An exercise for word-processing obsessives
- Start a new document in Word 2007 or Word 2010.
- Write a short sentence or headline.
- Select your text, then change the font to your favourite fancy font, increase the font size and make it italic.
- Select the text, then click on the expander in the bottom right hand corner of the Styles box on the home page of the ribbon. (That launches the pop-up Styles panel.)
- At the bottom of the Styles panel, click on click on the New Style icon. This should create a new style from your fancy text, and prompt you to give it a name. Let’s call this style “Wanted”. Click OK to create it.
- The name of your new style should now appear in the Styles panel.
- From the “Options…” link at the bottom of the Styles panel, under the “Select Formatting to Show As Styles” heading, select “paragraph level formatting”. (That determines what shows-up in your Styles panel.)
- Now go back to the short sentence that you’ve created in your “Wanted” style. Put the cursor somewhere in the middle of that sentence and press Ctrl-Return. That inserts a page break.
Did you spot what that last operation did? In addition to the page break, it added something to your Styles panel.
What it added depends on which version of Word you’re using (and possibly the phase of the moon). In Word 2010 it usually adds a new style called “After: <something descriptive of paragraph formatting>”. In Word 2007 it adds a new style that describes details of the “Wanted” style.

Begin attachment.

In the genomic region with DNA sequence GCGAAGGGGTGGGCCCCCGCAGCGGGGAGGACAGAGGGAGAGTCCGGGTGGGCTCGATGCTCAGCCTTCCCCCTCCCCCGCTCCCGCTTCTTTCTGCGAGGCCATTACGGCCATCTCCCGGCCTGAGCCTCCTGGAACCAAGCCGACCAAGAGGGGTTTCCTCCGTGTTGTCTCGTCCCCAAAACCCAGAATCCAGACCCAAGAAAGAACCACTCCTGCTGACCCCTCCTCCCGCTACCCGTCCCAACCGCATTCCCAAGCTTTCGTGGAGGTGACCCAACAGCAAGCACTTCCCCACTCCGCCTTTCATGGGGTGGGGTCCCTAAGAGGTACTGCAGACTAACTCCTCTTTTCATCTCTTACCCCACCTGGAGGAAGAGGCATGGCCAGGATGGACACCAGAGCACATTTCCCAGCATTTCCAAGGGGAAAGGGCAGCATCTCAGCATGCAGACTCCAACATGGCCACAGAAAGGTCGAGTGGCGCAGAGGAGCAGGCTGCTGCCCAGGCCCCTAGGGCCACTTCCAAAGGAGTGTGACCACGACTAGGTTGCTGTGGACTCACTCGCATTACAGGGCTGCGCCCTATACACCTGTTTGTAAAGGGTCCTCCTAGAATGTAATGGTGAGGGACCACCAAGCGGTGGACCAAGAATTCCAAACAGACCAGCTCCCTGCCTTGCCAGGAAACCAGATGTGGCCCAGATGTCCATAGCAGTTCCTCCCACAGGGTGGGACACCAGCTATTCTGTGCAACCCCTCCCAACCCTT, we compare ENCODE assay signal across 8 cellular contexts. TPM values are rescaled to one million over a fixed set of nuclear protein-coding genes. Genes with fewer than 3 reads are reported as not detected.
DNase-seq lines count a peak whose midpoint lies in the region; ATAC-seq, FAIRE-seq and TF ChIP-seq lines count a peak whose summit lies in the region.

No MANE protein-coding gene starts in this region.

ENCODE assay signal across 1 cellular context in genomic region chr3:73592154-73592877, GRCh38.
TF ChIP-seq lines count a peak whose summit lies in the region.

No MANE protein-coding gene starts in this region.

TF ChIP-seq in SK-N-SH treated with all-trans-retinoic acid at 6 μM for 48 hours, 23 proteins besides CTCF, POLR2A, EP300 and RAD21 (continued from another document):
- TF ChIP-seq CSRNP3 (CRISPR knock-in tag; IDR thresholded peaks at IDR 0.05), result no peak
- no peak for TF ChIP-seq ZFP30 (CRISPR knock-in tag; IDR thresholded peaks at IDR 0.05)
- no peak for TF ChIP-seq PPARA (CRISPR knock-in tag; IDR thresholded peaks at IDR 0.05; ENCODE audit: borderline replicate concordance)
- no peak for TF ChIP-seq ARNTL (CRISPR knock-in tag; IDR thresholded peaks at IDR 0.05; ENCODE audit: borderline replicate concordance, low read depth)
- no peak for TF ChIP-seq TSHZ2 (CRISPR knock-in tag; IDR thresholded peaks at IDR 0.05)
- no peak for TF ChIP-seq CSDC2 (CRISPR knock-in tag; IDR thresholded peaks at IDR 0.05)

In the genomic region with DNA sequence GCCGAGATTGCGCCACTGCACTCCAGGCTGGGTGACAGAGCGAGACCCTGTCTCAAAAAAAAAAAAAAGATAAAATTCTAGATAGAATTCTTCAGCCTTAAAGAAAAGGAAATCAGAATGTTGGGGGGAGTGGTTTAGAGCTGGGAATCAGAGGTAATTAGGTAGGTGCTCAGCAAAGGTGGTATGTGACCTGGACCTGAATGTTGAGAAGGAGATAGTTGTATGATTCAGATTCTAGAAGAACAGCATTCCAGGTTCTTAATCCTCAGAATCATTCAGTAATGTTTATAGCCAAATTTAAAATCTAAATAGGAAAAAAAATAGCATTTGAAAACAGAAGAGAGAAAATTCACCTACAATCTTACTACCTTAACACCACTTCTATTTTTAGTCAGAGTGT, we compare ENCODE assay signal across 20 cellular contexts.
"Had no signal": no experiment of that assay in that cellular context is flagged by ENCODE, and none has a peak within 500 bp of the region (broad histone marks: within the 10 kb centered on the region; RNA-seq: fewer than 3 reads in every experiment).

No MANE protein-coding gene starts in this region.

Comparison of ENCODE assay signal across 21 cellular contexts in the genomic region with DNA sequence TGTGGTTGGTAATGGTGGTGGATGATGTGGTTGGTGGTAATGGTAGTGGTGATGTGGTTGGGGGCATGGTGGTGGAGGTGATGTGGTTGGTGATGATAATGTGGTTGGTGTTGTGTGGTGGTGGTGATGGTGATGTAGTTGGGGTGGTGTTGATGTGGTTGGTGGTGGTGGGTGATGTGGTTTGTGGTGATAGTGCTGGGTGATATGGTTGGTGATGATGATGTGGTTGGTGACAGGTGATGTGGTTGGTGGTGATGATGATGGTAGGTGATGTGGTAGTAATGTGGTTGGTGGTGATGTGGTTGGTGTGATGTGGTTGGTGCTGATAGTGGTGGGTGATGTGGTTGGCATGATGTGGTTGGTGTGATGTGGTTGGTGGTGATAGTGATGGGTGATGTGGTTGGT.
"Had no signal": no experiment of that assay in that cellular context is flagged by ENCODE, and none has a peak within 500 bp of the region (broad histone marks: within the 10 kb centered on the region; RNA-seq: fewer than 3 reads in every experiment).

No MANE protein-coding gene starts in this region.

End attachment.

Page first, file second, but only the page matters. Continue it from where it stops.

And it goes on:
Is this necessary?
To prove that, use the Styles panel to select all instances of the new (“Unwanted”) style and then apply the “Wanted” style to them. Aside from the demise of the Unwanted style, nothing else happens in the document. The Unwanted style was unnecessary.
Why does this matter?
Well, the point of Styles is to keep control of your document – to ensure that everything that should have the same format does have the same format. To ensure that if you want to change the way particular parts of the document look, you can change the style – one style, one change – and the change will be applied consistently throughout the document. By spewing out unnecessary styles, Microsoft makes it harder to format documents consistently.